The Supreme Court also ruled this week on the ACA and the necessity of state health exchanges. This was, and still seems to be a deeply dividing issue. Compare the editorial and op-ed comments in the Orange County Register (anti) and the Los Angeles Times (pro).
Gee, now people in all of the US can get “affordable” medical care, subsidized if necessary. Those states which refused to set up health exchanges in order to keep people from getting this care are out of luck.
The Supreme Court decided to go with the intent and spirit of the law rather than the “state health exchanges” wording. Good decision. Of course, Congress should go back and change the wording of the law. Who knows what might happen if a Republican president (with a Republican congress) comes along and appoints more justices opposed to the majority decision. Another case and this time a reversal of the decision.
After all, we are not governed by laws but by people.
Yes, it’s on the table beside me–almost empty, but that won’t be its state for long.
Friday, May 28, 2015
The cats woke me up about 5:30 am this morning and I got up to lay on the couch so they would follow me and not wake my wife. Woke up again about 7:30 am and fed the cats. My wife got up and I fixed her tea, breakfast and got her medicine. I put out the trash bins, a day late because of Memorial Day, brought in the newspapers and fixed my coffee.
I then read through both papers (LA Times and OC Register) from back to front–entertainment (comics), business, sports, local and then the front news section. By then it was time for more coffee and tea. Read a couple of chapters of my current book and then did the puzzles from both papers.
Then it was time to read my email (play on the internet), pay a couple of bills and read a couple more chapters from my book.
Breakfast time: scrambled eggs, vitamins and vegetable juice. Read a couple of chapters from the book, made my wife some more tea and went shopping for cat food–and a toy (received with great enthusiasm).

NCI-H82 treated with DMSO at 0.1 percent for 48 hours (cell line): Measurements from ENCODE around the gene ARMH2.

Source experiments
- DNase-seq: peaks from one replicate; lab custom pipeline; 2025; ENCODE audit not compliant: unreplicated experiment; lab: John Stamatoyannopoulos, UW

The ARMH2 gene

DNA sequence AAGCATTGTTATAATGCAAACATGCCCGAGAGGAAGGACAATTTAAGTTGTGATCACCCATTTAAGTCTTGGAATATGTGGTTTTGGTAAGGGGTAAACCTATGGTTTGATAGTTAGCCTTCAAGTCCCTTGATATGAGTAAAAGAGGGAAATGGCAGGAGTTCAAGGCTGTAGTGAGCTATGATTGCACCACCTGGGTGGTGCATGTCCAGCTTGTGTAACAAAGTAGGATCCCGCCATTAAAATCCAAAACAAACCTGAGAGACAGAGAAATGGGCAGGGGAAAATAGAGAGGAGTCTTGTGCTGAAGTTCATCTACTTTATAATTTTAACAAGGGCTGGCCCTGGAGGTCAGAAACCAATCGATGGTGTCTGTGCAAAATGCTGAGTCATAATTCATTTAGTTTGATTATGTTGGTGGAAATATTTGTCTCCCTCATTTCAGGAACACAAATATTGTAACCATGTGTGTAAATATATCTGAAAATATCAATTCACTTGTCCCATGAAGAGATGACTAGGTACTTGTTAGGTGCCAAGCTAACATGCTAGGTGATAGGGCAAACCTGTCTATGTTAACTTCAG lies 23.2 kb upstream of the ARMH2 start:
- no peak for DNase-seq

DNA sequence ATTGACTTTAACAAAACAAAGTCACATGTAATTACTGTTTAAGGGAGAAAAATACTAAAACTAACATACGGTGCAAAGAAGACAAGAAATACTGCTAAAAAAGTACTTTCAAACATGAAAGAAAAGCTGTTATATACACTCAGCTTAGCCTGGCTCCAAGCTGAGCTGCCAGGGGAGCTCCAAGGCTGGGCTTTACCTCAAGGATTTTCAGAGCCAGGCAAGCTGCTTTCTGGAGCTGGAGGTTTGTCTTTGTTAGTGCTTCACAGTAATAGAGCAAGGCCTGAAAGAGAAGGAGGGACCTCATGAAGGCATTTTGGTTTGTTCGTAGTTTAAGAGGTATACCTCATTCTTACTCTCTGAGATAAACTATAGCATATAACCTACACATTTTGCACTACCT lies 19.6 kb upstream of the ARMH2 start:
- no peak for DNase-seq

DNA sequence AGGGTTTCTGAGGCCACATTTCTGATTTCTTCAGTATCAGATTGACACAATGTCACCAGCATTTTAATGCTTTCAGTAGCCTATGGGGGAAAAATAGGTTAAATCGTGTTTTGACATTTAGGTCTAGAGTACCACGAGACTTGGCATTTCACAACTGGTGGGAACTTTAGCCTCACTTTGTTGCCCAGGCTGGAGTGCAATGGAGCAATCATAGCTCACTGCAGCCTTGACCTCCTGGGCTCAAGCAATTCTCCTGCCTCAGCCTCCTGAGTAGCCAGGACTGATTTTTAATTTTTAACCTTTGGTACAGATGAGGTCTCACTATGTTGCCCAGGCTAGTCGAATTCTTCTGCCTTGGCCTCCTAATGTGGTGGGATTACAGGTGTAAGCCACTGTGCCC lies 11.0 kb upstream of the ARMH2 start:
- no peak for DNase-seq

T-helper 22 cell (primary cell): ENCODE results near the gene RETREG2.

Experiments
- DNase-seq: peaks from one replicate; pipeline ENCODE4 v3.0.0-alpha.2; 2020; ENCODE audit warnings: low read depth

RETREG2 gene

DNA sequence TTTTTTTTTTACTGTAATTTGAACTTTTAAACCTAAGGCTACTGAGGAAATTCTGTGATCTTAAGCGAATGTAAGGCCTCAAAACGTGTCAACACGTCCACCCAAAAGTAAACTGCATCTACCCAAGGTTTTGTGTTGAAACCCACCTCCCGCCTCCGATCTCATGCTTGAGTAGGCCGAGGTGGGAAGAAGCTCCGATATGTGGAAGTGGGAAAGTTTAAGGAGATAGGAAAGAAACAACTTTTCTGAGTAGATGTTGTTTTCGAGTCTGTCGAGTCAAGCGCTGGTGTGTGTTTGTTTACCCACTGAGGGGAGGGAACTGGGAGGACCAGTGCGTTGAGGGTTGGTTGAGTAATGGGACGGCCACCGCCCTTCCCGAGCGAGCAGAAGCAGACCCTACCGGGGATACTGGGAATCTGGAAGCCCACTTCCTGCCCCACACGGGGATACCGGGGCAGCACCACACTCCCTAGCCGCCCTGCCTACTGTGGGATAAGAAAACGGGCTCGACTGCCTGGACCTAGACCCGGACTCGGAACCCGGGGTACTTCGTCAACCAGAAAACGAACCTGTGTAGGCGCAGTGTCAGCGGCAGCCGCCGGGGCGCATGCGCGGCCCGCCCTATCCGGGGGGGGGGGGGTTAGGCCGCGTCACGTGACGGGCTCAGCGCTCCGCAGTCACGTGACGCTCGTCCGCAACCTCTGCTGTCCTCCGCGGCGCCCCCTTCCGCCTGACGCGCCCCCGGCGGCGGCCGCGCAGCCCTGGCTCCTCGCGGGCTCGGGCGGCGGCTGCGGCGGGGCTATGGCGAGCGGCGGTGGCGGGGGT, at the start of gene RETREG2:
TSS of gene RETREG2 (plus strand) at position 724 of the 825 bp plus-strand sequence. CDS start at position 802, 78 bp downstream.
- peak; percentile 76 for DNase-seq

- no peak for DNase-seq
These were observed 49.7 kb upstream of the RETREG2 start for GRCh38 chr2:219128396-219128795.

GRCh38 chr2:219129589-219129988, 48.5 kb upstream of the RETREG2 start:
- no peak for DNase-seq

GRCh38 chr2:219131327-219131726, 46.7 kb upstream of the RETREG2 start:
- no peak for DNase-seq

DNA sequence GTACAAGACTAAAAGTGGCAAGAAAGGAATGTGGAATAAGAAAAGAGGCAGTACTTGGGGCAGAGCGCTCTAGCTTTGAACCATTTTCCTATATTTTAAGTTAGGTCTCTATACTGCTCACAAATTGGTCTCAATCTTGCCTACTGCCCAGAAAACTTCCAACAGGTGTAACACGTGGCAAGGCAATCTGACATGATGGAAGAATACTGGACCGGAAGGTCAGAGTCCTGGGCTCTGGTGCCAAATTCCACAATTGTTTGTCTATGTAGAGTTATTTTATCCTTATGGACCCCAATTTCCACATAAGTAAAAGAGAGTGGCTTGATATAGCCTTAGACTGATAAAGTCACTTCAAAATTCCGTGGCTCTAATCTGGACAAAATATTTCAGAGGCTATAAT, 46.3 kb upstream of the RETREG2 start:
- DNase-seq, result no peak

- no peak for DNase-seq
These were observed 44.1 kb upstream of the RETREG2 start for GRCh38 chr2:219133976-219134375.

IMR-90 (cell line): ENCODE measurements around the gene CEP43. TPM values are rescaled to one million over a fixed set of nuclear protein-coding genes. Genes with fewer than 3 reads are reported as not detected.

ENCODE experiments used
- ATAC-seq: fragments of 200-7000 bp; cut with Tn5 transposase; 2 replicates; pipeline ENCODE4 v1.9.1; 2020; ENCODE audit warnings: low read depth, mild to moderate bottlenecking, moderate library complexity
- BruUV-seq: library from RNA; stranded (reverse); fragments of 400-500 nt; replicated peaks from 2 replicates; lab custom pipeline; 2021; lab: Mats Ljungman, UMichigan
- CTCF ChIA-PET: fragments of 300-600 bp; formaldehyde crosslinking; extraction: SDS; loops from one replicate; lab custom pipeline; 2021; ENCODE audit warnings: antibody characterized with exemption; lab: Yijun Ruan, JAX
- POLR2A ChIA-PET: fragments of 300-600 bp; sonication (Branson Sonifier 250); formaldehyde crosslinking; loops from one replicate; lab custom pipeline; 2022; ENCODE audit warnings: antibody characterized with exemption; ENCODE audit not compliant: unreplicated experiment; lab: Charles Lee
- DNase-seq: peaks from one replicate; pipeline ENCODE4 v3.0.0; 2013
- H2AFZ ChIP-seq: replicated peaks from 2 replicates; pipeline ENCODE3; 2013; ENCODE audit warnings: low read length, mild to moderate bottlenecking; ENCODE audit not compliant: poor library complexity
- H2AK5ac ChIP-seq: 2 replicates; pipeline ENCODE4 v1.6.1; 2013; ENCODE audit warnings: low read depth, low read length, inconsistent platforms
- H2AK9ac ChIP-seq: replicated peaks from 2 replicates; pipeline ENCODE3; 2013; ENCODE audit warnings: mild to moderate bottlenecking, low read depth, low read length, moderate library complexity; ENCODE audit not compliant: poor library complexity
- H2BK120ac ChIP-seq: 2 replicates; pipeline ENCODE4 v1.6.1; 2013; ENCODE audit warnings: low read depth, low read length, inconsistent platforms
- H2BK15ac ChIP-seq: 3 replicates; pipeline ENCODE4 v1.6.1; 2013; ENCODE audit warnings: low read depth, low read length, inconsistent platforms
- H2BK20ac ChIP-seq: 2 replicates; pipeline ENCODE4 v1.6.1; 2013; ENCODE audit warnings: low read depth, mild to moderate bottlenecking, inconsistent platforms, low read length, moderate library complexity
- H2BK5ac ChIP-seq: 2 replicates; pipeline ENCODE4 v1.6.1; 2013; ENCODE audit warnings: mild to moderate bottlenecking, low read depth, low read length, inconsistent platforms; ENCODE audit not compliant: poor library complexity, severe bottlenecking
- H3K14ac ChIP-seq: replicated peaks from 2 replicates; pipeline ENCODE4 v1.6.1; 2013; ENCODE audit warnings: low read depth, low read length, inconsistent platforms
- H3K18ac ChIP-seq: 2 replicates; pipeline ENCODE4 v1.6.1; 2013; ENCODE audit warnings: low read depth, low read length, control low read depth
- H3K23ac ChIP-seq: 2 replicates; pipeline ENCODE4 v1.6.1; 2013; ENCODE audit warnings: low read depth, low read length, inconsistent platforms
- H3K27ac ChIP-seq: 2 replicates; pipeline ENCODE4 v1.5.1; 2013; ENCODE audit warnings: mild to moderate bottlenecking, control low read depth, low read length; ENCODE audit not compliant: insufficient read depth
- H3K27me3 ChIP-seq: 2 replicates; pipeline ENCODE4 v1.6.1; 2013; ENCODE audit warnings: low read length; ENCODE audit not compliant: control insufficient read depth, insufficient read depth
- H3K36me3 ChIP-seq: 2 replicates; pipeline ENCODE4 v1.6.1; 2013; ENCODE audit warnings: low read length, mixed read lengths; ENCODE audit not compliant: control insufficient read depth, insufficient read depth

Read some more, fixed more tea, drank some wine, turned on the Dodgers, made dinner–bought Paddington for Charlie. (She loved it–nice to hear gales of laughter.)
I retired to the bedroom to read, accompanied by the cats while Charlie watched her movie.
Movie over she went out to the patio to smoke, play on her IPad and watch a crime series on Netflix. I sat down to watch the Dodgers and Angels and finish my book–which I did (dirty word, dirty word, dirty word). Now, I’ll have to find another one tomorrow.
I’m done with this and done with this glass of wine. Time to put the computer away, find another glass of wine and watch the last half inning of the Angel game.
This is the second in a, hopefully, short series of posts having to do with the spotty delivery of my “morning” newspaper (OC Register – not the LA Times, which is “always” on time).
Sunday, November 9 – in the wet gutter at the foot of our driveway and delivered sometime between 11.03 am and 12.12 pm
Monday, November 10 – delivered by 6 am (a second copy was on my driveway by 6.40 am—I assume that the delivery person passed by my house after I picked up the first copy and thought s/he’d missed it earlier)
Tuesday, November 11 – Saturday, November 15 – all papers delivered between 8 am and 12 noon
Sunday, November 16 – NO paper delivered
Monday, November 17 (today) – no paper delivered, as yet (9.21 am – I just went outside to check)
I do wish the Register would get its act together.
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I received a reply from Sandy Banks, LA Times columnist, on my comments about her article on marijuana. (I emailed them to her.)
Her reply: “Thank you, Joe. You raise an important issue. Colorado has seen a big increase in the percentage of DUI drivers who are under the influence of marijuana, not alcohol.”
I do believe, however, that she missed the following point: “But making a socially acceptable, mind-altering drug legally available on a widespread basis is, in my opinion really, really stupid. Kids in junior high already have access to alcohol and tobacco through friends, acquaintances and family members who can legally purchase them. And we now want to add marijuana to the list?”
It is nice to know that the people whose articles you read in the newspaper read your replies and comments.
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The weather here in Southern California is beautiful. High 60s to low 70s at the beach with sunny skies. I’ve got a salad and chocolate milk to take to the beach for lunch later. The cats are sleeping: Smoke in a south-facing window soaking in the warm sunlight and Mist on their sofa-blanket across the room from me.